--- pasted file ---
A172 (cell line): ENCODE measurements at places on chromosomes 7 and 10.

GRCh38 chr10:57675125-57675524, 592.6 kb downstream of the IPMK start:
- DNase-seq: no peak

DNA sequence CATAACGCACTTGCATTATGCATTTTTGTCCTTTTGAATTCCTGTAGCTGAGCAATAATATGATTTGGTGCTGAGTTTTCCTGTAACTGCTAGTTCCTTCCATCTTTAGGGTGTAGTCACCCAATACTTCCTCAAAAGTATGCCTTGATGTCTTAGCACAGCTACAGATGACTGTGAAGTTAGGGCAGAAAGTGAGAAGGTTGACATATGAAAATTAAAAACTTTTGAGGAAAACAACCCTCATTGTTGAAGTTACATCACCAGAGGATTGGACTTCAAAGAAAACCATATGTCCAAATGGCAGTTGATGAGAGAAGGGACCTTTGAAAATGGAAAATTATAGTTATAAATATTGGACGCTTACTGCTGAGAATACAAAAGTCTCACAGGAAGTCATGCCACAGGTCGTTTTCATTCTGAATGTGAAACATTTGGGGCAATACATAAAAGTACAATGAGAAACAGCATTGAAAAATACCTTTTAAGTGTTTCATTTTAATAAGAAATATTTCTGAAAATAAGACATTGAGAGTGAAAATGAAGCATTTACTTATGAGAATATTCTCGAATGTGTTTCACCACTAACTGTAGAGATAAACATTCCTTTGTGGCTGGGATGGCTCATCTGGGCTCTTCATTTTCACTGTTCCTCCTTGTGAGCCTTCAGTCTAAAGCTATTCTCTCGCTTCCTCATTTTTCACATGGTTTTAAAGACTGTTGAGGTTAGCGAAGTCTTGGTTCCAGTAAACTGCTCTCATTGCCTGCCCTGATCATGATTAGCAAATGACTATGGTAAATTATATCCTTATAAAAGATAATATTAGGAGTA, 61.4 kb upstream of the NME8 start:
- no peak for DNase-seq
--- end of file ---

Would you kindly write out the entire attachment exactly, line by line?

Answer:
A172 (cell line): ENCODE measurements at places on chromosomes 7 and 10.

GRCh38 chr10:57675125-57675524, 592.6 kb downstream of the IPMK start:
- DNase-seq: no peak

DNA sequence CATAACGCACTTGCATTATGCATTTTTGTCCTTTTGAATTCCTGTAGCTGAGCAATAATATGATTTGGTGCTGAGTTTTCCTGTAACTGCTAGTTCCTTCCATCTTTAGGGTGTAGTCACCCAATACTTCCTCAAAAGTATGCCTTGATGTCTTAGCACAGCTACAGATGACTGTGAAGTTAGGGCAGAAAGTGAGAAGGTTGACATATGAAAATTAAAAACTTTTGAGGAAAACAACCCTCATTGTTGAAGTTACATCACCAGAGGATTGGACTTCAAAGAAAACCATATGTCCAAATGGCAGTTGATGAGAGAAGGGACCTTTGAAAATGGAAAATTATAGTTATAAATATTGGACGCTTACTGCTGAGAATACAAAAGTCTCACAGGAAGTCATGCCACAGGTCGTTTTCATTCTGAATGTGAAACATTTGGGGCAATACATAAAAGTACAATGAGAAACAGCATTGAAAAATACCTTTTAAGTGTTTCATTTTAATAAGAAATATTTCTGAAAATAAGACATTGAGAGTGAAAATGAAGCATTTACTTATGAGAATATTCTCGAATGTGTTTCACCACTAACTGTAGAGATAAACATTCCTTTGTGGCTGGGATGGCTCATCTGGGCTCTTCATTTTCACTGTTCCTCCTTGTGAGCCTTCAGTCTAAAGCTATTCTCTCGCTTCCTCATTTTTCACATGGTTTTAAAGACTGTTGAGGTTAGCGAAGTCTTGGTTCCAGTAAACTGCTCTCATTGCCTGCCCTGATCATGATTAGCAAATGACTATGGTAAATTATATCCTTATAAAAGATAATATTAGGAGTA, 61.4 kb upstream of the NME8 start:
- no peak for DNase-seq